"The pieces that are somewhere in Michigan right now, they're left over from the formation of planets. They didn't make it into a planet like the Earth, so they can tell you something about the history of what happened before the Earth existed. We can use them to track where the water came from, where the carbon came from, to understand our own origins," said Edwin Bergin, professor and chair of astronomy, commenting on the meteor that flashed across Southeast Michigan this week.
Michael Liemohn, professor of climate and space sciences and engineering, said the Michigan meteor was a "bolide," a meteor that reaches the lower atmosphere: "If it's a bigger rock — say basketball size or bigger — then it can make it to the lower atmosphere and the air is dense enough that it's not just a streak of light across the sky, but a substantial fireball and an eventual explosion as this rock reaches catastrophic failure at some point."
Larry Ruff, professor of earth and environmental sciences, said the Michigan meteor produced a strong and unusual seismic signature, but "was an explosion in the atmosphere, not an earthquake, and it produced a seismogram that is very different from what you get from a small, regional earthquake."
Monroe Evening News
Max Shtein, professor of materials science and engineering, macromolecular science and engineering, and chemical engineering, and colleagues have taken a cue from the electric eel to create a soft, foldable battery that could one day power devices like pacemakers, sensors and prosthetic organs.
"Think autocorrect, or Google-auto-complete, but at 60 mph. If the two systems, human and vehicle, are not on the same wavelength, then there could be severe consequences," said Anuj Pradhan, assistant research scientist at the U-M Transportation Research Institute, commenting on Nissan's "smart" autonomous driving system that can read a driver's mind.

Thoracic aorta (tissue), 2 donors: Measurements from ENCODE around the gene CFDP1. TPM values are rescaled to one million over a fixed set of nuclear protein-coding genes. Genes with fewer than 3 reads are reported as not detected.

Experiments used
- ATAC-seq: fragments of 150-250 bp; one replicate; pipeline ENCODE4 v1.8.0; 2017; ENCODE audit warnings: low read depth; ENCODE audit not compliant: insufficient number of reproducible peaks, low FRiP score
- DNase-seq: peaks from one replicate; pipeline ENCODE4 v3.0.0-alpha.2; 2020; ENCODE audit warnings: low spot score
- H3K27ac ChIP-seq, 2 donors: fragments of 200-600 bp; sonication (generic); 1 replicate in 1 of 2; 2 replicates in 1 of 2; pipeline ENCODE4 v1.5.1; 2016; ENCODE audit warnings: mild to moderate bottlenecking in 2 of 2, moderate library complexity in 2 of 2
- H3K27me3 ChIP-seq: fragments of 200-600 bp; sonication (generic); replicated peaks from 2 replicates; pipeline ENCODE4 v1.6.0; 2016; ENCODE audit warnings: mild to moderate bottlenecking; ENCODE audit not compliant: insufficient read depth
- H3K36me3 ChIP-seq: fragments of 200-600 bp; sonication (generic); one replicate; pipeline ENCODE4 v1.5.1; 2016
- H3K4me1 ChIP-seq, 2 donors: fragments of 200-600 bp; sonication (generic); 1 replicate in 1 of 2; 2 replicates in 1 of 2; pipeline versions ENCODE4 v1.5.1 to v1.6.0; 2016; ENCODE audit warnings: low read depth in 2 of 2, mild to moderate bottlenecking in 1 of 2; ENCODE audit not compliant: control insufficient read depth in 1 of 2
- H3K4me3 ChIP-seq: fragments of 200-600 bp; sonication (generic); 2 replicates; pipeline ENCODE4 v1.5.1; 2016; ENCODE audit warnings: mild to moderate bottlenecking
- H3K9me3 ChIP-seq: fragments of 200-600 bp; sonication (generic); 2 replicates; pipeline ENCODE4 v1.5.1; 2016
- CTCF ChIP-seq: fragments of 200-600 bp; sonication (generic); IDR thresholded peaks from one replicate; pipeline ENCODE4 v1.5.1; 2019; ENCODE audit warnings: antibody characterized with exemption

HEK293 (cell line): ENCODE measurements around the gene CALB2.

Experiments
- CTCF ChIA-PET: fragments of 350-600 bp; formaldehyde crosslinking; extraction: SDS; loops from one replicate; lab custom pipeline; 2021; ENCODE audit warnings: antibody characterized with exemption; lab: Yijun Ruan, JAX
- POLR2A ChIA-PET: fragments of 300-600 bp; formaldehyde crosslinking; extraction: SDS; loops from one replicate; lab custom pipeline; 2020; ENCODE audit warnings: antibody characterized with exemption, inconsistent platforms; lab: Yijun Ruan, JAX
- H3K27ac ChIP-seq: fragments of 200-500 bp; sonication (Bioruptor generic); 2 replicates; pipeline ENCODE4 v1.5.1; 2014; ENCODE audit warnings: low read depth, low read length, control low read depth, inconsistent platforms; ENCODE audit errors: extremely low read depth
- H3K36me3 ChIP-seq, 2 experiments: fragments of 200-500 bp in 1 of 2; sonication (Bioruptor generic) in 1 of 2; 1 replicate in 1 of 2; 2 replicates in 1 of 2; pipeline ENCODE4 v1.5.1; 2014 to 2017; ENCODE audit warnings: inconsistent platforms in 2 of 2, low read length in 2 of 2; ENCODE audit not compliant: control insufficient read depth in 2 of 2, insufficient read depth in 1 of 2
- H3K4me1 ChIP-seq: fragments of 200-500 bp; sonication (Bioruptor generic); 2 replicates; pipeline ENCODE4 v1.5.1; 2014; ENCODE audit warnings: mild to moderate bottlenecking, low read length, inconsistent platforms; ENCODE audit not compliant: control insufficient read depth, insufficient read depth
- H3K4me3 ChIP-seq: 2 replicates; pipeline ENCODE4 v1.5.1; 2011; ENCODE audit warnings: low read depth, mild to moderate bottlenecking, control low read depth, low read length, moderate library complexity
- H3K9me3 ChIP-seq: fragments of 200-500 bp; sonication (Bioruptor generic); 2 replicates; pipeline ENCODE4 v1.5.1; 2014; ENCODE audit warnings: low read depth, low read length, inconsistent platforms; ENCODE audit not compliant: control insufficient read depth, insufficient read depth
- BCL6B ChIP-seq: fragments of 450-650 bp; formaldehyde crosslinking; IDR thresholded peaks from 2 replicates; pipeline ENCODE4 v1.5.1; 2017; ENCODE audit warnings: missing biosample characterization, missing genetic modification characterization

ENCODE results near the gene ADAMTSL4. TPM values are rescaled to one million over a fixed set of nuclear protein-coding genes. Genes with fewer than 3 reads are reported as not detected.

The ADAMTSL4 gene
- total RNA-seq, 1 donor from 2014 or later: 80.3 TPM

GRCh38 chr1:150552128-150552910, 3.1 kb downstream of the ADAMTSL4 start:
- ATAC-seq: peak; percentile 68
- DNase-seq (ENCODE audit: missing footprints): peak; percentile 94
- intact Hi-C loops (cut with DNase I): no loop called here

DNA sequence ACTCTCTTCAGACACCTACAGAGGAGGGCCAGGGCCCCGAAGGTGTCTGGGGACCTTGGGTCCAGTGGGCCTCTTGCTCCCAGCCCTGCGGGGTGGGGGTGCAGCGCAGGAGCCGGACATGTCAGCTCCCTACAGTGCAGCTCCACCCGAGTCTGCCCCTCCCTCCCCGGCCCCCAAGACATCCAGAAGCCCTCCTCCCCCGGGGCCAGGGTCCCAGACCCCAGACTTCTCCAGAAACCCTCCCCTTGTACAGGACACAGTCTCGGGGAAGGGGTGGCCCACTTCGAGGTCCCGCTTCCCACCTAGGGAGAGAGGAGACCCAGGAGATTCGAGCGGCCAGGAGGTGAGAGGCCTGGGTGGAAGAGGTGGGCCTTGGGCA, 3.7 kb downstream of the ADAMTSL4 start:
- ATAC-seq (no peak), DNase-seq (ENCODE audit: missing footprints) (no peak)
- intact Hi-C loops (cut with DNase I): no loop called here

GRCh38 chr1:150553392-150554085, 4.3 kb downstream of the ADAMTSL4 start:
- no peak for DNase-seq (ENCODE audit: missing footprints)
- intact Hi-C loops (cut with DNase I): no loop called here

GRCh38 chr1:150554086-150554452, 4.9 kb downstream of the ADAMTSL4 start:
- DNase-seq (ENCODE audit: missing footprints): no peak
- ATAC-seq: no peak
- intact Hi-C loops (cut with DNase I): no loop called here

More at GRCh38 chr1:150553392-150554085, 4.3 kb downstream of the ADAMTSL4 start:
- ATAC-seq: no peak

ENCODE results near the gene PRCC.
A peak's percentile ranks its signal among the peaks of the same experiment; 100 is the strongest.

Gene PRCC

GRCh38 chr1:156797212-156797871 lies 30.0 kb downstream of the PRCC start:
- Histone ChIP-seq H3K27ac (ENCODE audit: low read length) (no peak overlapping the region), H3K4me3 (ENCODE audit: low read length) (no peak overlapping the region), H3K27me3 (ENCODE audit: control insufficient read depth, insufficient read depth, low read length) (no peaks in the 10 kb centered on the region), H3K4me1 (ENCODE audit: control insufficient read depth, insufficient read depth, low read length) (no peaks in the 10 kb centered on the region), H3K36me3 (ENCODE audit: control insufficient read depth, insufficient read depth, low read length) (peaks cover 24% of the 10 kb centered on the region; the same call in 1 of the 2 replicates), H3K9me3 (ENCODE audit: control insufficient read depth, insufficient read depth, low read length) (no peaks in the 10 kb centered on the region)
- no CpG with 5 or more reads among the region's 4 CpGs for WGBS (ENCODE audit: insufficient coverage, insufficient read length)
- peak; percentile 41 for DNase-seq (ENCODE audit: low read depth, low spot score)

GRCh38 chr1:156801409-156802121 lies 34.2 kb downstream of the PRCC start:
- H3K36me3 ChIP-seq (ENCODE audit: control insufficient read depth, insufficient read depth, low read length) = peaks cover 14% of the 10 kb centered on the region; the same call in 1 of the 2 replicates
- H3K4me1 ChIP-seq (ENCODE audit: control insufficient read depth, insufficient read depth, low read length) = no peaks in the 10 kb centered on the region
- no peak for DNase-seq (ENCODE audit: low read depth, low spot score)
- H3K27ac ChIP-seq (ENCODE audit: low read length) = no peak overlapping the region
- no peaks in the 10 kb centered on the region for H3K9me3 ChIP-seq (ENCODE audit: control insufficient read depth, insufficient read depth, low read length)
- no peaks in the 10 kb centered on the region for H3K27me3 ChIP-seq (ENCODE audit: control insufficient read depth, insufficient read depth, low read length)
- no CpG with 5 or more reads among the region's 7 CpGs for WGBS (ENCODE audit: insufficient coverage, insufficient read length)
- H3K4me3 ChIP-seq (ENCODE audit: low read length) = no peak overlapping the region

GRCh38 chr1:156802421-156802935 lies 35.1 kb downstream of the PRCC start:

A column by Jennifer Robertson, professor of anthropology and women's studies, history of art, and art and design, explores Japan's "genderless" subculture, in which, for some men, a male body need not conform to a stereotypical manly appearance.
"When it comes to answering emails, politicians aren't less responsive to immigrants than to native-born constituents. What mattered instead was the constituent's race. No matter where they were born, or whether they identified as voters, ethnic minorities received fewer responses than whites," wrote Christopher Fariss, assistant professor of political science, and Charles Crabtree, doctoral student in political science.
The Washington Post
Most people make resolutions in a bubble of self-disgust and over-optimism, says Michelle Segar, director of U-M's Sport, Health, and Activity Research and Policy Center: "Then the bubble bursts within weeks by real life's needs and urgencies."
"It is beyond dispute that the state of parent representation remains in disarray over 35 years after the Supreme Court's decision in Lassiter," wrote Vivek Sankaran, clinical professor of law, referring to a 1981 Supreme Court case that declared a mother did not have a right to an attorney in court proceedings that would determine whether to terminate her legal standing as a parent.
Arline Geronimus, professor of health behavior and health education, was featured in an extensive interview about her research on middle-aged African-American women and the effects of weathering — the accelerated deterioration of the body due to chronic and repeated exposures to stress and the high effort of coping with them.
National Public Radio